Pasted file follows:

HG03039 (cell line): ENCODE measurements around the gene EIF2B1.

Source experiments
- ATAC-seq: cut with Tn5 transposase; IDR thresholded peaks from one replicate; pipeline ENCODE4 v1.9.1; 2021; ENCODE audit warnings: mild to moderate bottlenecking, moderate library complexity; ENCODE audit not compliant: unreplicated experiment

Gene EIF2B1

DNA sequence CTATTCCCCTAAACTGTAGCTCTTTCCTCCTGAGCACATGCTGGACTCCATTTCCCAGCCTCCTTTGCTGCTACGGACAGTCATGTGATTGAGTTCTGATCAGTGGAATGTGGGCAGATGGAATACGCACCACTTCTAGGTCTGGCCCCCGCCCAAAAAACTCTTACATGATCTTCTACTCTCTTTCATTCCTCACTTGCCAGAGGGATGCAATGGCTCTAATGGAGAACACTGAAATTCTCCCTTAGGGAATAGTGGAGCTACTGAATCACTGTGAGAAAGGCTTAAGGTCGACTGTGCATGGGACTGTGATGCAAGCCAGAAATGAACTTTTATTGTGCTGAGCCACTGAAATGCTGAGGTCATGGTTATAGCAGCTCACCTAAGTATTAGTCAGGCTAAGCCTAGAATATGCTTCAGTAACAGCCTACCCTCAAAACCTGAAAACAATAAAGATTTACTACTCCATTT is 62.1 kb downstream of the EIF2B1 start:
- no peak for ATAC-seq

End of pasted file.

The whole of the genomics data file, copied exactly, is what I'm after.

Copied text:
HG03039 (cell line): ENCODE measurements around the gene EIF2B1.

Source experiments
- ATAC-seq: cut with Tn5 transposase; IDR thresholded peaks from one replicate; pipeline ENCODE4 v1.9.1; 2021; ENCODE audit warnings: mild to moderate bottlenecking, moderate library complexity; ENCODE audit not compliant: unreplicated experiment

Gene EIF2B1

DNA sequence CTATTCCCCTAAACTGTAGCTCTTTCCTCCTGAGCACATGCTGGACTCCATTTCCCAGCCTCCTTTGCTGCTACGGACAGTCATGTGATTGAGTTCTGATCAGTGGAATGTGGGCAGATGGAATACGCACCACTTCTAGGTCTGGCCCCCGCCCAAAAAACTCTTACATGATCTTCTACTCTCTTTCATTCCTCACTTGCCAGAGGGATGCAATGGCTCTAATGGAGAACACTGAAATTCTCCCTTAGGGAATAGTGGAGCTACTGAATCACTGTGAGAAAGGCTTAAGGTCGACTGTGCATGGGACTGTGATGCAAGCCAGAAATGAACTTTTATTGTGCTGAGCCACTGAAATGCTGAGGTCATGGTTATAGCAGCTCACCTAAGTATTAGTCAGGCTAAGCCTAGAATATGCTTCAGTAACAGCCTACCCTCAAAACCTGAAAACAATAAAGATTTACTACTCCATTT is 62.1 kb downstream of the EIF2B1 start:
- no peak for ATAC-seq